You may have heard that “sitting is killing you” or that “sitting is the new smoking”… sedentary behaviour has been getting a lot of attention (see the story that aired on 60 Minutes) recently but what is it, and why should be care about it?
What is sedentary behaviour?
Essentially, sedentary behaviours are any behaviour performed during waking hours that is performed sitting down, and involves very little energy expenditure. Things like sitting in front of the TV, sitting in front of your computer, sitting on the bus to get to work, or sitting in meetings at work are all classified as sedentary behaviours. Most of us spend between 50 and 75% of our day in a seated position! However, not every activity that we do seated counts as sedentary behaviours – riding a bike, or rowing for example involve large amounts of energy expenditure so are not sedentary activities.
Why should we be concerned about the time we spend sedentary?
The results of a large number of scientific research studies indicate that people who spend a lot of time sitting are more likely to develop cardiovascular disease or diabetes, and are more likely to die earlier than those who spend less time sitting. Importantly this association exists even in those individuals who are regularly physically active. Going for a run or to the gym every day doesn’t necessarily protect you from the harmful effects of sitting for long periods.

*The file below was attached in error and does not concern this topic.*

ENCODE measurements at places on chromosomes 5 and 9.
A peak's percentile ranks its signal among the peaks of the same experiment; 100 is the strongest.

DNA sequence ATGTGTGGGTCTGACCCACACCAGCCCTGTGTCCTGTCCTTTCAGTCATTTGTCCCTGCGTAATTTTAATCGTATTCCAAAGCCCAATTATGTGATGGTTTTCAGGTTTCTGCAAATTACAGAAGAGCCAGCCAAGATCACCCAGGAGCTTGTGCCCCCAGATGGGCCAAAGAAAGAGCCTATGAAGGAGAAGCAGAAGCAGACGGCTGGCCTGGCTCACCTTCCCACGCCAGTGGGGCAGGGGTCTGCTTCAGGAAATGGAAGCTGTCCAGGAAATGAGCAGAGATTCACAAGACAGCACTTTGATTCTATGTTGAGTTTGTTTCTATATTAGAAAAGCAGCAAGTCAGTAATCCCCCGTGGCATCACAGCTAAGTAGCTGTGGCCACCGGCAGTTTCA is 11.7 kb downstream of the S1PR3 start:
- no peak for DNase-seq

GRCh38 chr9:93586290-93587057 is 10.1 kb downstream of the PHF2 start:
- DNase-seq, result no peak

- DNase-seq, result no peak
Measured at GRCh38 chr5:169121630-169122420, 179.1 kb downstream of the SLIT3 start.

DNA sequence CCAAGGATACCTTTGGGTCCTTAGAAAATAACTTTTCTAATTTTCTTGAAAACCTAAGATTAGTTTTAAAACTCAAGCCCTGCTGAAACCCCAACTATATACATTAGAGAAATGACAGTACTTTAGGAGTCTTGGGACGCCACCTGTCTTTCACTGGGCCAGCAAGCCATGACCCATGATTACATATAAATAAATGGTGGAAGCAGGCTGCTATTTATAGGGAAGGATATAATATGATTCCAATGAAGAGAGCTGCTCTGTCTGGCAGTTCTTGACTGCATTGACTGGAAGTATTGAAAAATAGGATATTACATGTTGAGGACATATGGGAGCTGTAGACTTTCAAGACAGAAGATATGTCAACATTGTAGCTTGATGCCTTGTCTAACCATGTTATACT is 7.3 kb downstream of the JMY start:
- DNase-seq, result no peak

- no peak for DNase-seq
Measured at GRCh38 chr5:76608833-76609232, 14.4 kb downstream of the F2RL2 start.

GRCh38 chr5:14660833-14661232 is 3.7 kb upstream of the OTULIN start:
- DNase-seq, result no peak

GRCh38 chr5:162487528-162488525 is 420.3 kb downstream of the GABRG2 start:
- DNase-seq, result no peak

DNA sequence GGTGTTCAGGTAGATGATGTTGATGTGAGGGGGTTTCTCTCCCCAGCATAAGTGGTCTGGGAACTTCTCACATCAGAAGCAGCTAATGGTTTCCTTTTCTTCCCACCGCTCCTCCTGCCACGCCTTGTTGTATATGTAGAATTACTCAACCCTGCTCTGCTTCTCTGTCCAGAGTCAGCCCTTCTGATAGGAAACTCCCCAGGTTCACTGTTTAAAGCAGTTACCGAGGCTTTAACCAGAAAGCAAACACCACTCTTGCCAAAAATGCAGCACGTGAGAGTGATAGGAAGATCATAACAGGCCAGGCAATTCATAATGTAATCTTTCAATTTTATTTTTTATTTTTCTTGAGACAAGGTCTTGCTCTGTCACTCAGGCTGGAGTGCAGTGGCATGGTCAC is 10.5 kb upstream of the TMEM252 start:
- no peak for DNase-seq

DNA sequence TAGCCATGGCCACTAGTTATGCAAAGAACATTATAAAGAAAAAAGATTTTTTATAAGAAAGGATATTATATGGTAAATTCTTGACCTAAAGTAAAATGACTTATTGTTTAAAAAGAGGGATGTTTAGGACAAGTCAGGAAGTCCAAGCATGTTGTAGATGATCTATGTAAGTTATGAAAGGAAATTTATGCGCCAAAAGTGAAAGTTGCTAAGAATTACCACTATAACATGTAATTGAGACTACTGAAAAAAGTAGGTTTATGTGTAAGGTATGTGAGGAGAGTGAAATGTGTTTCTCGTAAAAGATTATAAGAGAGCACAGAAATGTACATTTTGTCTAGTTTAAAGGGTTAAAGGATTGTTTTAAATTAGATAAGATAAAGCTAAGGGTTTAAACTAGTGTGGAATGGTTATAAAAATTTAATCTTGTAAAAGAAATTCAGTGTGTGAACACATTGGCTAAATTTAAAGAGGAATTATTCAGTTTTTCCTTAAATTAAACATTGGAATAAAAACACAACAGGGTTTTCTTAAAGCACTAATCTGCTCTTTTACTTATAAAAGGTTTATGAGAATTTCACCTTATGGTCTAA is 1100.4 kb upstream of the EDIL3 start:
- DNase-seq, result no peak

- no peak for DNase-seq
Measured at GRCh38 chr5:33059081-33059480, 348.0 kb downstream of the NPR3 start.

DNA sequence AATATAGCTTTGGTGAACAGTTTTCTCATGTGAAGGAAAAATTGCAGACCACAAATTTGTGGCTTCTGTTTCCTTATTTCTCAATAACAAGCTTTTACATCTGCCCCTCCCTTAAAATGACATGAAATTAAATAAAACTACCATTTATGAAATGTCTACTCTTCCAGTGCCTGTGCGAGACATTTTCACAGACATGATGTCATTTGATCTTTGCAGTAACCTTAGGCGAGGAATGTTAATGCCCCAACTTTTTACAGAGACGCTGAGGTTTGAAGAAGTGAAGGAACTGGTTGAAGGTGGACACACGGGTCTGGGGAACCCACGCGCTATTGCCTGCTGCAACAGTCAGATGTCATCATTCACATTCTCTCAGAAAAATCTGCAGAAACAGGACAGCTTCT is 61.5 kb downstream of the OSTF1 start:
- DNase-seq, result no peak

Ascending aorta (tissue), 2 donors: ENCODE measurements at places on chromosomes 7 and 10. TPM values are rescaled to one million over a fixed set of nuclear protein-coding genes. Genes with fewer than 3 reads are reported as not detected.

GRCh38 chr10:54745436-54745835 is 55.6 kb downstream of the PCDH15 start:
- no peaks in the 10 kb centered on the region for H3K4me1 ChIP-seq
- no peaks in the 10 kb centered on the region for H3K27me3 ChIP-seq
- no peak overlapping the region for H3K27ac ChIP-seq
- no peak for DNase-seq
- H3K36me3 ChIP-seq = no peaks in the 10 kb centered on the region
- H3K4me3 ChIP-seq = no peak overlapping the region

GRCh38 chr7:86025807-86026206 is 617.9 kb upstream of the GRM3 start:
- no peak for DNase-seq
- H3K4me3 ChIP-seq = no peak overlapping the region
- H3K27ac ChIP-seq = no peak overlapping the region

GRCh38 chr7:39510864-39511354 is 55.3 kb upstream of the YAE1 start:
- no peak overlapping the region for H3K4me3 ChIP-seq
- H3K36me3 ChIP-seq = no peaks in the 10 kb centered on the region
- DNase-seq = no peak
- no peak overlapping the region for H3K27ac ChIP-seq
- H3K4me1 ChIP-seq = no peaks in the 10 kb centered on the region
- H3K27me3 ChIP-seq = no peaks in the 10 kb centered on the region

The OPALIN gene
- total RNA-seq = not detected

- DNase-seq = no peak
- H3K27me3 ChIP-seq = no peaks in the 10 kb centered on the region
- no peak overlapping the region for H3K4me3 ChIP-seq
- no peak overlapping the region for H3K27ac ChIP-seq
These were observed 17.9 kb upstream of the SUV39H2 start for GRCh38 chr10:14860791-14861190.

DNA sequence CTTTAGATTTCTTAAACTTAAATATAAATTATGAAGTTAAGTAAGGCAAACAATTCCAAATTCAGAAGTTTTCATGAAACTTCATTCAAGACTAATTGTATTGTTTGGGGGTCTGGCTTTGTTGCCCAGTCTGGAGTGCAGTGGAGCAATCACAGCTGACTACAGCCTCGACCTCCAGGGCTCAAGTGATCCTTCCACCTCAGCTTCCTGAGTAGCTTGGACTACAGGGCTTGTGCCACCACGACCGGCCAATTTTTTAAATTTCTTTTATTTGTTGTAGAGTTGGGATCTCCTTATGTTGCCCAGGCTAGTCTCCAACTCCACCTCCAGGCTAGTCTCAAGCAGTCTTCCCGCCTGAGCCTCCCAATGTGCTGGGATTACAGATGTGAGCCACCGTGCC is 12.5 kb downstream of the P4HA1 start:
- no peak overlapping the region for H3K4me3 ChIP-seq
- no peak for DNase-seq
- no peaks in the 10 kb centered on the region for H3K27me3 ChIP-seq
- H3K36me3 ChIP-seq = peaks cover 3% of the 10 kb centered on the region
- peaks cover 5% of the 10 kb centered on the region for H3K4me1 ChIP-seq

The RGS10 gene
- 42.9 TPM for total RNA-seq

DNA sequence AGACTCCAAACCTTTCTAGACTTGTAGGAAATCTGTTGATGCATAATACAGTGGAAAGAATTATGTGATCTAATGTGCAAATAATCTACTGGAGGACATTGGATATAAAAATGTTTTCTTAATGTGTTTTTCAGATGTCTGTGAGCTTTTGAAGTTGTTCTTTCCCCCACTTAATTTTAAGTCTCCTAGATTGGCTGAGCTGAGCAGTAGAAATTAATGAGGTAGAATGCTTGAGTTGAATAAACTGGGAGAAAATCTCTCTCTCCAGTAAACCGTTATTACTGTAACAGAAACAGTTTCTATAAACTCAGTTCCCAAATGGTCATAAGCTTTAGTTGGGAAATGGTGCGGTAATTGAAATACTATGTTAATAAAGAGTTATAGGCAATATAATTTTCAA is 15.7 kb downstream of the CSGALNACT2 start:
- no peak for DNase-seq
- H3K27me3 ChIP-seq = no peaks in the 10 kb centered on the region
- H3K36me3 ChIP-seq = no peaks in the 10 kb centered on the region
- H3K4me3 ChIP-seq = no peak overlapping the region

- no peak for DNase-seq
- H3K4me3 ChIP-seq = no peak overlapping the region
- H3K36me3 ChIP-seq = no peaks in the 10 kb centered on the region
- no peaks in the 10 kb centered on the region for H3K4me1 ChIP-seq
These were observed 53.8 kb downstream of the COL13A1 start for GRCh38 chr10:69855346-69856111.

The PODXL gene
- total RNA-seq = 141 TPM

How can I limit my sedentary behaviour?
An important thing to remember is that it’s not about never sitting down, it’s about sitting less, and moving more, more often. In fact some research suggests that the best thing for our health may be incorporating regular transitions from sitting to standing into our day. Here are some tips to help limit periods of prolonged sitting:
1) Think about the activities you do throughput the day, do they REQUIRE you to sit, or is sitting just the default? Can you pick some activities that you do regularly throughout the day and do them standing? e.g. always stand-up when you are talking on the phone.
2) Schedule walking meetings – most people are concerned that walking meetings limit note taking ability, but if you take notes as soon as you get back and email them to the attendees to check you don’t miss much!
3) There are several software options available that will “lock” your computer at regular intervals to encourage you to take an active break… but some people do find these annoying!
4) Drink lots of water – filling up your drink bottle, and going to the bathroom are good ways to force yourself to get out of your chair.
5) If you need to talk to someone in your building, or nearby go to their office and talk to them in person, rather than sending and email or picking up the phone.
6) Locate the printer some distance away from your office.
7) Make commercial breaks active breaks. Get out of your chair and move during every ad break while watching TV – Do the dishes, the ironing, a little vacuuming, or maybe a few star jumps or squats.
Want to read more? Here’s a recent and interesting article
And here’s another video clip, from Australia but totally relevant here too. It’s all about sitting at work.